ASCII, the abbreviation of the American Standard Code for Information Interchange,
is a standard built-in-binary code for representing characters in most of
the computers that can be displayed on the computer screen. It was only
developed for communication and first adopted in 1963. The correct
pronunciation of the ASCII is "ASK-EE" with the hard sound
ASCII has been very popular in the computer world. It contains seven bits to define each letter or character excluding eighth bit for error-checking function. There are 128 specific characters including capital letters, small letters, 0 to 9 digit, special symbols and some specific character having specific different functions. Thirty-three codes are used to represent things other than specific characters. The first 32 (0-31) codes represent a chime sound, used to feed line as well as to start of a header. The final code, 127 represents a backspace while the first 31 bits are the printable characters. Bits ranging from 48 to 57 represent the numeric digits and 65 to 90 represents the capital letters, while bits 97 to 122 are the lower-case letters. The rest bits represent symbols of punctuation, mathematical symbols, and other symbols such as the pipe and tilde.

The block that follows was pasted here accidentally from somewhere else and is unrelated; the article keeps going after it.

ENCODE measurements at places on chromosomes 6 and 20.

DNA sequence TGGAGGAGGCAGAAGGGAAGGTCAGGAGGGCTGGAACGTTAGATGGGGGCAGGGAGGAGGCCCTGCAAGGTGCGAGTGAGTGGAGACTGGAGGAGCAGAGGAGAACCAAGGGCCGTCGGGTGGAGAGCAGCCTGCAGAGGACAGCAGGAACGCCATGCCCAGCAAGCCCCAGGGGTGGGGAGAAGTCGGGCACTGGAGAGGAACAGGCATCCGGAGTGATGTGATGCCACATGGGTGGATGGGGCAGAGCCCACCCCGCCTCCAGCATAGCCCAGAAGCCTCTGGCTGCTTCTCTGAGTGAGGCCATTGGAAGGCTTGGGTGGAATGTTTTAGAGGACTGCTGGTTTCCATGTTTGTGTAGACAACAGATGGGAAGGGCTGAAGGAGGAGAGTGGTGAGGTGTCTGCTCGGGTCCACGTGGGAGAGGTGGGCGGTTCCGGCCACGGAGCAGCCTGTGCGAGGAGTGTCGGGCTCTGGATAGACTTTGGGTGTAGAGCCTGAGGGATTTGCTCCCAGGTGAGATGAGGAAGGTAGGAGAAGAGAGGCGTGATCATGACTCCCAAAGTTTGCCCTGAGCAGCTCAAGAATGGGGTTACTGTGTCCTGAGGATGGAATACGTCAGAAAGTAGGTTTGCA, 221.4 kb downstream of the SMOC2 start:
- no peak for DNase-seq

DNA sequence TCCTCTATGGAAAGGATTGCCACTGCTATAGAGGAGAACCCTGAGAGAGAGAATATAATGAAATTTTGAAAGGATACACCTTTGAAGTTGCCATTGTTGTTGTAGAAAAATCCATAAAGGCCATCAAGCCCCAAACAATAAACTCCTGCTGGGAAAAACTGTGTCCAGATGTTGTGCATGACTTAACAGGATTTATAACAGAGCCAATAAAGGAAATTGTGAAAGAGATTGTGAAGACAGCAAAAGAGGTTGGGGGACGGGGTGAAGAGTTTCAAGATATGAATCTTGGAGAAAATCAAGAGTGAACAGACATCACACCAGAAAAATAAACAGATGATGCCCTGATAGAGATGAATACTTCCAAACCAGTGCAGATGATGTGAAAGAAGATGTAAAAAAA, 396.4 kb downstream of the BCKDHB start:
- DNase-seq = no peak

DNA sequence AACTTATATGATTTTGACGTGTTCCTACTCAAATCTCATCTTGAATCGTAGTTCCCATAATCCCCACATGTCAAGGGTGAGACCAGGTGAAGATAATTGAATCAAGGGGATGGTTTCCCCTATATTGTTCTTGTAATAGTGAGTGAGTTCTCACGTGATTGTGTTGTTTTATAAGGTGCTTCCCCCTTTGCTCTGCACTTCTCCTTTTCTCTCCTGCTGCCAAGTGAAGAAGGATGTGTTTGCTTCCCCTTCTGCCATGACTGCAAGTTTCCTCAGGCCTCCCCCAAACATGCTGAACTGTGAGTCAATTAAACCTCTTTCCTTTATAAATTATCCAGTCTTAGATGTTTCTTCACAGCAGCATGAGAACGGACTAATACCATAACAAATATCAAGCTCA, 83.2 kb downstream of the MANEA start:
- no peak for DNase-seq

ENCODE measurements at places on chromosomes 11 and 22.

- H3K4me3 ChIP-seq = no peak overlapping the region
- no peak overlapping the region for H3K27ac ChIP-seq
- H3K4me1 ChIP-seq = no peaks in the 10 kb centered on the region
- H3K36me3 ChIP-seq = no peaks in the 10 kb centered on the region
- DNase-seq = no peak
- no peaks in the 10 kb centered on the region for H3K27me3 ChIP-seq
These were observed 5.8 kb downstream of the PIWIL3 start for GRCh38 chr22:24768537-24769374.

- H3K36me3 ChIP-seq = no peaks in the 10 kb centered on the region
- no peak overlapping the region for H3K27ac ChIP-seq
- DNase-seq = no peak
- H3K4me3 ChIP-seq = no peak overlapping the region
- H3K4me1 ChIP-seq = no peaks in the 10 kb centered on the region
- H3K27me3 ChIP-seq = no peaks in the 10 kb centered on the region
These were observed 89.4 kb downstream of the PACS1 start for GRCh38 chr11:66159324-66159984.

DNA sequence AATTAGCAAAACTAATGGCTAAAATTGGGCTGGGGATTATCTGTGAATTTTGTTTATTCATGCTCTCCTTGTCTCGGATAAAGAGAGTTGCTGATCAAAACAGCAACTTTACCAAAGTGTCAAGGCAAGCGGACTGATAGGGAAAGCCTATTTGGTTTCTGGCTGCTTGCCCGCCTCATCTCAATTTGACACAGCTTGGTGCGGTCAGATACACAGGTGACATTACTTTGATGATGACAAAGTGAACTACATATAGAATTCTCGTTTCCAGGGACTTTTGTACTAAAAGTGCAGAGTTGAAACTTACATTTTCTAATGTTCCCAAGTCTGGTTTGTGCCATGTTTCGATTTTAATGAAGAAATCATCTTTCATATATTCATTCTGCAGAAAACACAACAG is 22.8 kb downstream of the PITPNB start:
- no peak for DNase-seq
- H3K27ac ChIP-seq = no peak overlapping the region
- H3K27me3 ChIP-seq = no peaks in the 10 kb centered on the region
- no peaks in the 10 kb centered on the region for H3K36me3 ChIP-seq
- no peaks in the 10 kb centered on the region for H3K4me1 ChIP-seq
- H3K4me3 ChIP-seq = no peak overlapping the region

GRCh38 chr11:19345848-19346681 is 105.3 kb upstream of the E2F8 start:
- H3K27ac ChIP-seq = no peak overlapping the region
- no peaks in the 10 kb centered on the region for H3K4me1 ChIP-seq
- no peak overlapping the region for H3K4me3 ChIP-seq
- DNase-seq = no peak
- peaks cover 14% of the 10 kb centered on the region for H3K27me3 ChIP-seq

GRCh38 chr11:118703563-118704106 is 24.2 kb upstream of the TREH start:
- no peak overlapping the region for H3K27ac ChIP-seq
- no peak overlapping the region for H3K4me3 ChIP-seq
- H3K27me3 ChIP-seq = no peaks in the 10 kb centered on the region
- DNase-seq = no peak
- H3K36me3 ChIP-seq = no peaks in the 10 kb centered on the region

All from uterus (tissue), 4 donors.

Earlier ASCII was developed only in six bits for a simpler character set. But finally it has been reconstructed using seven bits for assimilating lower-case letters, punctuation, and control character sets to enhance its utility. No other than English characters has been used in ASCII. ASCII is not used in IBM computers. IBM has its own built-in-code called EBCDIC code containing 256 character sets. Nowadays Unicode character set is replacing ASCII code very rapidly. ASCII is being famous in ASCII art phase that describes the use of the basic character set to create visual approximations of images.
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